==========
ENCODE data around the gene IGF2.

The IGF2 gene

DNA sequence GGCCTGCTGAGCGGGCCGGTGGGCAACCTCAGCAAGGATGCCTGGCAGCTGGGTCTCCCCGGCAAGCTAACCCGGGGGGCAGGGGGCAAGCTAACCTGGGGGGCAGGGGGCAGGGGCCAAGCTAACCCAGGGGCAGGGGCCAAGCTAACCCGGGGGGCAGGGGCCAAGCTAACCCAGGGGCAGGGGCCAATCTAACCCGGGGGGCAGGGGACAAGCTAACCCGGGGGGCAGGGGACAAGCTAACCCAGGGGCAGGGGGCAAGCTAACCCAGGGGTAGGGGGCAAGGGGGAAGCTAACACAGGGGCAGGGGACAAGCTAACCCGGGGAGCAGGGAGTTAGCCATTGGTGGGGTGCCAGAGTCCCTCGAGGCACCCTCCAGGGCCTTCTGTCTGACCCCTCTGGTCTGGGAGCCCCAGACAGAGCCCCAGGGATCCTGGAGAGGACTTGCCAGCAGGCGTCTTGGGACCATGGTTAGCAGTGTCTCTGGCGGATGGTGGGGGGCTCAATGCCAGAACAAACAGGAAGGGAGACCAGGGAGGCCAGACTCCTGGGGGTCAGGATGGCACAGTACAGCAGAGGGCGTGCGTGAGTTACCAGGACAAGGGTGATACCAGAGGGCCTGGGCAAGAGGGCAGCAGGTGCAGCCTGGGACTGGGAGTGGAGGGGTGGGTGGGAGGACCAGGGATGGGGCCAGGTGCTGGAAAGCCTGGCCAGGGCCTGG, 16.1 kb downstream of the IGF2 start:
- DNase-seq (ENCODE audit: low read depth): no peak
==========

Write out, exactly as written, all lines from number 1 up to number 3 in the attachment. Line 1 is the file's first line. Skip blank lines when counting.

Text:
ENCODE data around the gene IGF2.

The IGF2 gene

DNA sequence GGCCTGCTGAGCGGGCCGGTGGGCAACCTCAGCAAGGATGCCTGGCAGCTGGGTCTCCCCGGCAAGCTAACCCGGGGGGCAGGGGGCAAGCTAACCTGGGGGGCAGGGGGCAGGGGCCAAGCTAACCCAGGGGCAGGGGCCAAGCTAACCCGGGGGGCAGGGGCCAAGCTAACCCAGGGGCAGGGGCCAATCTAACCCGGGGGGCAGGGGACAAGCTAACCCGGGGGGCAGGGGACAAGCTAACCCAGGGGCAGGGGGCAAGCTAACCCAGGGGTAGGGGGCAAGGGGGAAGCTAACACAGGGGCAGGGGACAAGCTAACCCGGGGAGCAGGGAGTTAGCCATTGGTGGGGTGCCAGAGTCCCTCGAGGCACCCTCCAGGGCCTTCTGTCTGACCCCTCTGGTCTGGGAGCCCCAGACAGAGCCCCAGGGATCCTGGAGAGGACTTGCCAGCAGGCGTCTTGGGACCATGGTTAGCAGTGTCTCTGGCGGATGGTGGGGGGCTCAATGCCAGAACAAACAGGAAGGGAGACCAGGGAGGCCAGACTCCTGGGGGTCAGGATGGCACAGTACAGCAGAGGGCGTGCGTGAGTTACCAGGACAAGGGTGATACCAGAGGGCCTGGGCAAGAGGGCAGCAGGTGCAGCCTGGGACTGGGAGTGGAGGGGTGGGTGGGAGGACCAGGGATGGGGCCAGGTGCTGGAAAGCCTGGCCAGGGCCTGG, 16.1 kb downstream of the IGF2 start: